Lythrum salicaria (Purple Loosestrife) - photos and description







General: Tall perennial usually with several stems from the crown. Stems simple or branching towards the top, four-angled. Stems pubescent.

Invasive, non-native, declared a noxious weed in our province. Is native to wetlands in Europe, and it's to wetlands where it poses a risk in North America forming dense populations crowding out native species.

In our city, is invading wetlands via storm sewer outlets, evidence of seed washed there from city gardens. If you're growing this in a North American garden, shame on you. It's likely well behaved in your garden, but it's in the stream or marsh a kilometre away from your garden where it will spread.

Flowers: Flowers showy, pinkish-purple, growing in terminal and axillary spikes. We measured a spike to 40 cm long, and flowers to 2 cm diameter.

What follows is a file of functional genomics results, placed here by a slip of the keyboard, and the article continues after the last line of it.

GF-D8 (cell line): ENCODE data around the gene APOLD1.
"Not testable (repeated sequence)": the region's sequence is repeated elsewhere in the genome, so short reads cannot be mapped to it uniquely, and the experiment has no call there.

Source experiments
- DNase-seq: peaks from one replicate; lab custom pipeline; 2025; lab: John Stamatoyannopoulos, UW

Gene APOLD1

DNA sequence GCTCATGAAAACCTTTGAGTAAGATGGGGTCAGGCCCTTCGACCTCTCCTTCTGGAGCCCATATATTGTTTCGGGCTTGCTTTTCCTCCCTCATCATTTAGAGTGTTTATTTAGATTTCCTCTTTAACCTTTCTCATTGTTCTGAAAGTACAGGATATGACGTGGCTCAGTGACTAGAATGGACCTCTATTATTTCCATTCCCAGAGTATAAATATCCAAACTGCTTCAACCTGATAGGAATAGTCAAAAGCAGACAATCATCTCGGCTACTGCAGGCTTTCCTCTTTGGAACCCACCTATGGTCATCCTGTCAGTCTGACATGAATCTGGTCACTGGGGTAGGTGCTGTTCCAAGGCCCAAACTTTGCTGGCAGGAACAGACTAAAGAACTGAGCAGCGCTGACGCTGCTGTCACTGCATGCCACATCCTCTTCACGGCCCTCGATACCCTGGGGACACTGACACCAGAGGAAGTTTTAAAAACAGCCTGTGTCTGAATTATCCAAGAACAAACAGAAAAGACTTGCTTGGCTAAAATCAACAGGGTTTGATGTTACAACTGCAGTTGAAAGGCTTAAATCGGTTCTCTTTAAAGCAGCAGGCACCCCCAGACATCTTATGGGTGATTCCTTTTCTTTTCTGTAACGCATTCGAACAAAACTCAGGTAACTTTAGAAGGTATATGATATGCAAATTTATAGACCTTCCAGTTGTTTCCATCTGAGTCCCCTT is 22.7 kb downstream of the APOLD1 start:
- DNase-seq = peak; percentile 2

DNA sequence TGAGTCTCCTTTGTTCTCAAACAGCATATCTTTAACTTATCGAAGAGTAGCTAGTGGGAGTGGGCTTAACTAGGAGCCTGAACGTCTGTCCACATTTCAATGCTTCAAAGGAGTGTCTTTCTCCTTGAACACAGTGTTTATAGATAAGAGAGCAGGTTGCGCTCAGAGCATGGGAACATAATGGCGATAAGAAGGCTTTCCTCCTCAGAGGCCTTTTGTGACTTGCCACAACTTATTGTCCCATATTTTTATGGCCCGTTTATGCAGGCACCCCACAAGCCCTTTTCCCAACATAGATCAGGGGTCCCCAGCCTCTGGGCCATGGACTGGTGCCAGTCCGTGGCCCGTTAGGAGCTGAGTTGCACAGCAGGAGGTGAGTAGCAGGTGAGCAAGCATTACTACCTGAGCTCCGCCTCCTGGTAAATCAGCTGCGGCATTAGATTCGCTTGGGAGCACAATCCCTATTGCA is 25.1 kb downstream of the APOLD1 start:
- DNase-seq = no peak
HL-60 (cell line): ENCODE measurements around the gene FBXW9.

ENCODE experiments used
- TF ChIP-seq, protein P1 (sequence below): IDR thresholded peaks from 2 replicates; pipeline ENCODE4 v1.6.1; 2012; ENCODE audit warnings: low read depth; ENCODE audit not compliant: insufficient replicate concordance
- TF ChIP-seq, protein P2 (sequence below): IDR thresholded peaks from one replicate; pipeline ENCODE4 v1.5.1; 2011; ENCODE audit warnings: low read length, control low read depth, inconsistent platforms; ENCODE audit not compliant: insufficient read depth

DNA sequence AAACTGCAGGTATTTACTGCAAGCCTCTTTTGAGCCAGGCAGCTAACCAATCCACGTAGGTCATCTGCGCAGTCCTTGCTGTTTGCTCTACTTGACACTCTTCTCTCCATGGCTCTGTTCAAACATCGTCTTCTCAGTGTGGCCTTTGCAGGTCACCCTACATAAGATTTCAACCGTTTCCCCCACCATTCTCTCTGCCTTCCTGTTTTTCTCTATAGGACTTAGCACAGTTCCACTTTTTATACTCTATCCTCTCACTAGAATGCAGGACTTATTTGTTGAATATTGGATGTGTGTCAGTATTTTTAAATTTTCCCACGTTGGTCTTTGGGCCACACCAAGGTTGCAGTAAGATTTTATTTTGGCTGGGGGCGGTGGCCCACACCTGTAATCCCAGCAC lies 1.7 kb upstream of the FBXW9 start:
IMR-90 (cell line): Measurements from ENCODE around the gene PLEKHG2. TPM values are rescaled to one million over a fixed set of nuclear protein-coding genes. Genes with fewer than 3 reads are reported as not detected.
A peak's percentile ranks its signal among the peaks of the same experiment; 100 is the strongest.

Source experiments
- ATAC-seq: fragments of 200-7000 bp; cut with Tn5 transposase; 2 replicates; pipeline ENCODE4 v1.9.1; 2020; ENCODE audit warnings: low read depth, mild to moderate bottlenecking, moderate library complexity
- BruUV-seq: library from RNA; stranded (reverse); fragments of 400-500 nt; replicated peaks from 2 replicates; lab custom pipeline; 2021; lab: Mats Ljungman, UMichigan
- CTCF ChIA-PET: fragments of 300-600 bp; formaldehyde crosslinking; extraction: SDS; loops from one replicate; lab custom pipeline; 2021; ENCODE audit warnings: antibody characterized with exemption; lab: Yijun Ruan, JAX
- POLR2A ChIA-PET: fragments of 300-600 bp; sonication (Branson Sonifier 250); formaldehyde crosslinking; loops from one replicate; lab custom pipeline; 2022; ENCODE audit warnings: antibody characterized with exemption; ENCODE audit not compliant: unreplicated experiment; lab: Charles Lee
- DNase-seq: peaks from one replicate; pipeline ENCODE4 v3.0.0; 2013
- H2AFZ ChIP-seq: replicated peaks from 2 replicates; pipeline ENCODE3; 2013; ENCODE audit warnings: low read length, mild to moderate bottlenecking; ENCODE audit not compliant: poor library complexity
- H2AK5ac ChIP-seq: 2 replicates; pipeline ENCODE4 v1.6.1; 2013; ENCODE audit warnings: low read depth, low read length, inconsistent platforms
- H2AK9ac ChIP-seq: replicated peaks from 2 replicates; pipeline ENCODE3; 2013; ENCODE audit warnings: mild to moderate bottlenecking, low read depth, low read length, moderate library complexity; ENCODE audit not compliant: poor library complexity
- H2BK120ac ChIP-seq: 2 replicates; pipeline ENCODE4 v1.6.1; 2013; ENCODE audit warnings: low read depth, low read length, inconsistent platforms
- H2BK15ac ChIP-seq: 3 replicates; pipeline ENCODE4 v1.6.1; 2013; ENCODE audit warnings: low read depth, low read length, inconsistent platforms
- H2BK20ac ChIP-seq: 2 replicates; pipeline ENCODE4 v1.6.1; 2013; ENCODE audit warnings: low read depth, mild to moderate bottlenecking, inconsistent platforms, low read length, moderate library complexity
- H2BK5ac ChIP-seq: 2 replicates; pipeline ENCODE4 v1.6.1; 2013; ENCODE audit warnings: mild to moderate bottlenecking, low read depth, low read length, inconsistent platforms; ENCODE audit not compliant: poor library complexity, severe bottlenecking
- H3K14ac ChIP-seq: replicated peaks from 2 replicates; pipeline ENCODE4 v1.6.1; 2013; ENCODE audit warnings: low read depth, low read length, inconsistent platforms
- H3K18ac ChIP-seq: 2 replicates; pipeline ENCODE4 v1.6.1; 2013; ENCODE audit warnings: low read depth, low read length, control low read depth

Leaves: Lower leaves opposite, lanceolate, sessile, we measured a leaf at 11 cm long and 2.5 cm wide. Leaves in the inflorescence are alternate.

Height: Height listed in Budd's Flora to 100 cm, I measured plants to a height of 150 cm.

Habitat: Wetlands.

Abundance: Uncommon, but where present grows in large numbers. This plant is now common in our home city's water channels and streams.

Origin: Invasive.

When and where photographed: Took the above photos August 18th along a storm channel in the Wood Meadows subdivision in Regina, SK, about 150 metres away from a selfish idiot who's growing it in their garden.